The Joys of Being a Mental Health Therapist....

So, before we begin, I should probably clear the air of any vague, ominous rumblings. It is true that I am a therapist. No, no. Not one of the cool, hip, desirable kinds of therapists. I’m not a physical therapist, for example. That’s a great, interesting job for most Americans. Tell someone you’re a physical therapist and they know immediately that you’re intelligent and wealthy and fit and probably have interesting things to say about the human body, and interesting stories to tell about all the fun people you meet and make to do fun, interesting things as you help them to, say, walk again after a terrible car accident. And, no, I’m not even a speech or occupational therapist, both of which occupations evoke sympathy and admiration, as people realize you’ve dedicated your life and craft to improving the lives of those who have been dealt some difficult hands, either via nature or because of plain bad luck in life.

No, I’m none of those. Instead, I’m a “mental health” therapist. In real life when I tell someone my profession, one of two things happen. Either they nod, smile painfully and slowly try to inconspicuously back away, or they nod, smile painfully and force themselves to ask me one or two follow up questions. Of those follow up questions, the most common is, “You’re not psychoanalyzing me right now, are you?” But when they ask that one, they’re not asking it as a joke. Their eyes are desperate. They want to know for sure that you’re not identifying their mommy and daddy issues simply by the way they asked about your profession. Am I going to identify their commitment issues? Their insecurities? Will I point out that the impetus for all of their life decisions has been a Sisyphean effort to prove to themselves that they’re better than their older brother, Jim, who owns two car dealerships and blows too much money on call girls and blow on the weekends, because he too has some twisted things motivating him?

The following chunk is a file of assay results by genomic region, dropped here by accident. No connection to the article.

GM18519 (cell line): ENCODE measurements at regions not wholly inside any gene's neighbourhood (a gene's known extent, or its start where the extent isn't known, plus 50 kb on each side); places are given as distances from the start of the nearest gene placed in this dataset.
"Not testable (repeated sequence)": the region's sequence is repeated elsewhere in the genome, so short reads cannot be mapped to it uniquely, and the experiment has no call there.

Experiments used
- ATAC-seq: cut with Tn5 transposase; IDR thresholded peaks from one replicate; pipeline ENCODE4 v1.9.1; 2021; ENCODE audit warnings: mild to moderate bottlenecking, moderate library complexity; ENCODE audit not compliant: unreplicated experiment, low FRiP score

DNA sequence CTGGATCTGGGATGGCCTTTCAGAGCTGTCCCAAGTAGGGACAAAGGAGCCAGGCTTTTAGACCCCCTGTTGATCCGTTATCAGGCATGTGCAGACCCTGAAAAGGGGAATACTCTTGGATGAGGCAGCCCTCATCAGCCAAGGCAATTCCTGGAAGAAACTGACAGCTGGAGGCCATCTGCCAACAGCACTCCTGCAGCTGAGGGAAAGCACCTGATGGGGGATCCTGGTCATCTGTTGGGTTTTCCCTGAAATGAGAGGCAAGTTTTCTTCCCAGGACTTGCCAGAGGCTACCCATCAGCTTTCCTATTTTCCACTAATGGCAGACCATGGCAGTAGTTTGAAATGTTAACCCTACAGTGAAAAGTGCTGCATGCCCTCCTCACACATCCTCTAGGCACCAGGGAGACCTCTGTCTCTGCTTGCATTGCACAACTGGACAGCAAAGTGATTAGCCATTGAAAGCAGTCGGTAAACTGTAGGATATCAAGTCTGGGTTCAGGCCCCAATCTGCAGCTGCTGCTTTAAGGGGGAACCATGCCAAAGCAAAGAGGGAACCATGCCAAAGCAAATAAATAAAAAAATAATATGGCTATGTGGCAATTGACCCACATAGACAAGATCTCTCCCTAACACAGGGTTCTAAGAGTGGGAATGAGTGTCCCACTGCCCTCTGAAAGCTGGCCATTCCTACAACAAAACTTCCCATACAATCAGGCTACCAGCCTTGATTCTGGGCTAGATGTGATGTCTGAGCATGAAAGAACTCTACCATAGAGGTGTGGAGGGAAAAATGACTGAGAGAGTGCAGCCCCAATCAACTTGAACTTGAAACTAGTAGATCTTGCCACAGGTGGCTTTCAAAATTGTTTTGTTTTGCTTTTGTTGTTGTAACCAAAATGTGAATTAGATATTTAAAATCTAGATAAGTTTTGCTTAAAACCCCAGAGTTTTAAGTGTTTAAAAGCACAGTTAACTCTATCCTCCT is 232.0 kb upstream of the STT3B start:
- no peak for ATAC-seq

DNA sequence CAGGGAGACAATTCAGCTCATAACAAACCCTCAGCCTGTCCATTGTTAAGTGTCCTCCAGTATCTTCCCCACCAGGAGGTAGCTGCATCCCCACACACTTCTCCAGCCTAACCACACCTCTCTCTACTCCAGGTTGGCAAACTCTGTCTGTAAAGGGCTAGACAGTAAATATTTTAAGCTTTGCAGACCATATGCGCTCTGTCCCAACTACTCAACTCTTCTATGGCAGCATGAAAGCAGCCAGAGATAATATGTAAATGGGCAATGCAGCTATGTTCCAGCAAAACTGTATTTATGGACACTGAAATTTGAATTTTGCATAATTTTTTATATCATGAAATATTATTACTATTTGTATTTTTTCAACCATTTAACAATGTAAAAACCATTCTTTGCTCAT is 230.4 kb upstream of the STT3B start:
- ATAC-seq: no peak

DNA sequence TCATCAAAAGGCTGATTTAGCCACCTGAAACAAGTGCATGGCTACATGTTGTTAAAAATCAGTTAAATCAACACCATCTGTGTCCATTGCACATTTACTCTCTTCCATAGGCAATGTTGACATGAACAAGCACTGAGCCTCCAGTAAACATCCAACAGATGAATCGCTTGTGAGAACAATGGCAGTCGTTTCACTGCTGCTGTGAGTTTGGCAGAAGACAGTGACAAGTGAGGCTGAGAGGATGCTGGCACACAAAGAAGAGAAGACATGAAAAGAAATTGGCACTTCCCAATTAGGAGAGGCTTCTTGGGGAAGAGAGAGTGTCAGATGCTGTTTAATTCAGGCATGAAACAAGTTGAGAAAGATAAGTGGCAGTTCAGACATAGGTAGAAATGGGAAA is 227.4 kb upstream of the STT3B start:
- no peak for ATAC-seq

If I’m in a shitty kind of mood, I usually respond by simply looking the person up and down and saying, “Interestingggg…” and then walking away without saying anything else.

But sometimes, if they’re really masochistic, the person I’ve introduced myself to will eventually ask me about an interesting client I have experienced.

“This is good,” I think to myself, when it happens. “I’m a normal, boring human being. This is small talk. This is what small talk feels like. They have not run away in fear, and I will respond to their graciousness with grace of my own.”

But the fact that the person has neither backed away slowly and disappeared for the remainder of the evening, nor asked with eyes bulging with fear whether I’m psychoanalyzing them, makes me uncomfortable. I don’t know how to respond. They want an answer, dammit, and you’re standing there looking like the weirdo therapist geek you are. SAY SOMETHING.

In my desperation my perpetually socially malfunctioning brain always goes to the two dozen or so clients who I’ve known whose stories are really fucked up. So I often end up saying something like:

“Well, once there was this one guy, and he told me about how, when he was growing up, his father used to rape both him and his brother. And, how, one day his brother finally got tired of it—and this was when the siblings were both already in their late teens, mind you—so, but the brother got tired of it and murdered their father by stabbing him in the throat with a pair of pliers. And then he said his brother got out of prison some years later and completed suicide a couple of weeks later and my client was the one who found the body hanging from the ceiling. But the story was so obviously…just…too much… and I didn’t really believe it. How could I? So, I googled it, and actually, I found out the guy didn’t even tell me the whole story. Apparently his brother didn’t just murder the father, he chopped up the corpse and ate some of it himself, secretly served some to his brother, my client, by hiding it in various dishes, like chili and spaghetti Bolognese, and fed what was left of the body to some dogs they had been taking care of on their property.”

This is my life. This is what I deal with. These are the stories I hear. I don't work with mere neurotics. I work with people who have had profoundly shitty things happen to them. I have heard stories that should keep me awake at night, and make me question the mere existence of existence more than I already do. I have met and worked with people who are the most inspiring people I know just for the fact that they are still alive and still trying.